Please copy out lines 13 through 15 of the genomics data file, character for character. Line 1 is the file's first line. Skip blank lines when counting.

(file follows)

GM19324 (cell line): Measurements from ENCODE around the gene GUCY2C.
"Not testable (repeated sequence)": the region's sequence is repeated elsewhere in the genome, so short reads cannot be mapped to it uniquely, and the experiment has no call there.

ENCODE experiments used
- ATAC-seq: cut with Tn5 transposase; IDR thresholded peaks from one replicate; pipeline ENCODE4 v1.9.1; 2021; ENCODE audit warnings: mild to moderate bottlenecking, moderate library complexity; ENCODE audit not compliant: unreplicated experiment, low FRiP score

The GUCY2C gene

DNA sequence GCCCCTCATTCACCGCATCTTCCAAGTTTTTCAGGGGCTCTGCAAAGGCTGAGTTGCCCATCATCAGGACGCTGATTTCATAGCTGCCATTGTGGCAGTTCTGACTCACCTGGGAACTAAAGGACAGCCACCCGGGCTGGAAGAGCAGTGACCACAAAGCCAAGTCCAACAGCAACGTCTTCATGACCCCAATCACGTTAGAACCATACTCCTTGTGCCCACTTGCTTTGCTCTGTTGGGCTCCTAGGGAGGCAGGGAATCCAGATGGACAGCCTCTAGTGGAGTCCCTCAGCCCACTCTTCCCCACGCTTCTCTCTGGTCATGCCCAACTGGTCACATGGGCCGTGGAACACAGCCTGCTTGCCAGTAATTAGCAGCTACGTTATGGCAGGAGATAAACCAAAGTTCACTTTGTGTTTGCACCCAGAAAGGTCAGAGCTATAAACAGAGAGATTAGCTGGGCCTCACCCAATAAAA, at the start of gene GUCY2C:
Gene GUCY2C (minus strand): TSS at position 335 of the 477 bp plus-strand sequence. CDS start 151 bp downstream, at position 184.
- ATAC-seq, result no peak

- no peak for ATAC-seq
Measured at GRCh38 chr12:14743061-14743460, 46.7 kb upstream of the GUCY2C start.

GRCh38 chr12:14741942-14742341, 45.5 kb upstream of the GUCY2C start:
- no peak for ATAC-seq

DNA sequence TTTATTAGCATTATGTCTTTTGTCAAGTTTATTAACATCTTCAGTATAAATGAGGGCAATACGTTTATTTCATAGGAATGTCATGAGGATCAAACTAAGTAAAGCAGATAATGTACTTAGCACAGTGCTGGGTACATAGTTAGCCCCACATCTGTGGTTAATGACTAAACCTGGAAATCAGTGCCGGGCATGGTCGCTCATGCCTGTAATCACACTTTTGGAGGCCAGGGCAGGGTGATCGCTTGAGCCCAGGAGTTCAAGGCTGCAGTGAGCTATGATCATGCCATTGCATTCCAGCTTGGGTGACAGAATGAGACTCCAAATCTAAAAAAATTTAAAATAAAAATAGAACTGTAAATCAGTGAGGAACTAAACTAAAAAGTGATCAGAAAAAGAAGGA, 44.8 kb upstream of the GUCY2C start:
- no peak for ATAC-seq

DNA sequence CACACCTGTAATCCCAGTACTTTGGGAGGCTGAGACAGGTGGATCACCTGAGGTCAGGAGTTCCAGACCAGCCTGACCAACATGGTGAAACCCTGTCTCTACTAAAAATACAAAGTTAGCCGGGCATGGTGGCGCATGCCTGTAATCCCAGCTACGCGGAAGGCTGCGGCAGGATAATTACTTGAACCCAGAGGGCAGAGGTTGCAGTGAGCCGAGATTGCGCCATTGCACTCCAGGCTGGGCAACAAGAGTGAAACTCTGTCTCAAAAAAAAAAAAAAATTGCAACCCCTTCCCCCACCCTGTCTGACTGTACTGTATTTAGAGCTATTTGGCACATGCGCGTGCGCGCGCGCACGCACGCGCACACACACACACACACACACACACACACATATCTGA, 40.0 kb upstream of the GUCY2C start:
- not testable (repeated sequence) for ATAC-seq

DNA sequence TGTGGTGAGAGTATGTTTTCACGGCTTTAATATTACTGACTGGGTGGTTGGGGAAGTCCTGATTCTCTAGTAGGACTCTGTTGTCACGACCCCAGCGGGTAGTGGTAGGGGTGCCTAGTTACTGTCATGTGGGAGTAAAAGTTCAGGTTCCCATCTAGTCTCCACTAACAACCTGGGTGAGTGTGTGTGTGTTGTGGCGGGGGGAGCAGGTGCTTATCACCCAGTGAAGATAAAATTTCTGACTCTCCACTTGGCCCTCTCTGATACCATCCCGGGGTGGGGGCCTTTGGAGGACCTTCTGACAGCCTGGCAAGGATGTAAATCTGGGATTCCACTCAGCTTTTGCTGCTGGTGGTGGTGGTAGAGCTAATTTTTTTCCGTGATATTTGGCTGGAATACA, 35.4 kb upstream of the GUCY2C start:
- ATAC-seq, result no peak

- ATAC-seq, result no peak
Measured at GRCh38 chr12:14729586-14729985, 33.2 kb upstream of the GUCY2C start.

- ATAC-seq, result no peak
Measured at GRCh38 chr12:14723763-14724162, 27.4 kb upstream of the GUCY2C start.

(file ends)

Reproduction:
DNA sequence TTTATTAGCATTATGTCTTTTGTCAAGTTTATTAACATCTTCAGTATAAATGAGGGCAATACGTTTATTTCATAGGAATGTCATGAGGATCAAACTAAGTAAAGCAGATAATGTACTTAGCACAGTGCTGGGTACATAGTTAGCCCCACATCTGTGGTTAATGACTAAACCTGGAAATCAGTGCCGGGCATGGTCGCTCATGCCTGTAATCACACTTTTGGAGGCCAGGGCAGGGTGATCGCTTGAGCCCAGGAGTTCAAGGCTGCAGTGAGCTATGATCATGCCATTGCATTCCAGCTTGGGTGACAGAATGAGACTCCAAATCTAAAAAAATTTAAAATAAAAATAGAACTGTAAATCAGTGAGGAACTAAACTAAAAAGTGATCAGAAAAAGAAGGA, 44.8 kb upstream of the GUCY2C start:
- no peak for ATAC-seq

DNA sequence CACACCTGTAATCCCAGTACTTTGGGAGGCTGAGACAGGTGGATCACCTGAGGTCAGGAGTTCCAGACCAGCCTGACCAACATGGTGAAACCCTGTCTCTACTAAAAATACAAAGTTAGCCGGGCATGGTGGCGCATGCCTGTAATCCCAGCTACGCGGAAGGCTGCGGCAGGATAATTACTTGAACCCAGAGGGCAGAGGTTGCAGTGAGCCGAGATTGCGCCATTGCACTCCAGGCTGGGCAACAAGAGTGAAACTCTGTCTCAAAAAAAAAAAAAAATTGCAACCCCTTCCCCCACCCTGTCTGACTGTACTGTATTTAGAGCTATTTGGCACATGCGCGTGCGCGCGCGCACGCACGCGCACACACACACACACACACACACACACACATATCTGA, 40.0 kb upstream of the GUCY2C start: